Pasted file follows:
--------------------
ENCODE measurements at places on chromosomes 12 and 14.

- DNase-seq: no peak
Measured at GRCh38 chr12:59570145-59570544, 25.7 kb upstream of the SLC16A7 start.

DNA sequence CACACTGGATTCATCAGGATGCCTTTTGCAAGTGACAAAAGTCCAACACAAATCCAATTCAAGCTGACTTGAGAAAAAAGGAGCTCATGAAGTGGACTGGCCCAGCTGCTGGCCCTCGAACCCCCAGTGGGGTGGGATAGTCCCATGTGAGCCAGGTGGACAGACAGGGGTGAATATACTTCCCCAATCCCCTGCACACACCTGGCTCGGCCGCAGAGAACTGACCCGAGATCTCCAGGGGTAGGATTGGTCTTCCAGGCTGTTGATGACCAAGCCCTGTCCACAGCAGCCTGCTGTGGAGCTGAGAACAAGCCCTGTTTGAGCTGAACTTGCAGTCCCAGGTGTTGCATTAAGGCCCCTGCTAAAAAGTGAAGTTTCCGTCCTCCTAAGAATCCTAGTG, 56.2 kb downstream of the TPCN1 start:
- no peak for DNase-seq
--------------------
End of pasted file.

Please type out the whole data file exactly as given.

ENCODE measurements at places on chromosomes 12 and 14.

- DNase-seq: no peak
Measured at GRCh38 chr12:59570145-59570544, 25.7 kb upstream of the SLC16A7 start.

DNA sequence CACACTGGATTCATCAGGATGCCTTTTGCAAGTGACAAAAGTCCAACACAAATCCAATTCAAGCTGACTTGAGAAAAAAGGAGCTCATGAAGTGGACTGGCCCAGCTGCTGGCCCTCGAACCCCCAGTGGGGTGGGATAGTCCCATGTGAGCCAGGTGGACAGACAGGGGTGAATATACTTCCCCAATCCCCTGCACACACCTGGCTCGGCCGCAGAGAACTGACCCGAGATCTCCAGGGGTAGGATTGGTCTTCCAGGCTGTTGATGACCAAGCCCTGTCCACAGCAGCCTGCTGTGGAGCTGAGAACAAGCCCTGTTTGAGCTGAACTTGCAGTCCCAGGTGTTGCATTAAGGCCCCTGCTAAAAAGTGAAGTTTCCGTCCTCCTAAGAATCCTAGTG, 56.2 kb downstream of the TPCN1 start:
- no peak for DNase-seq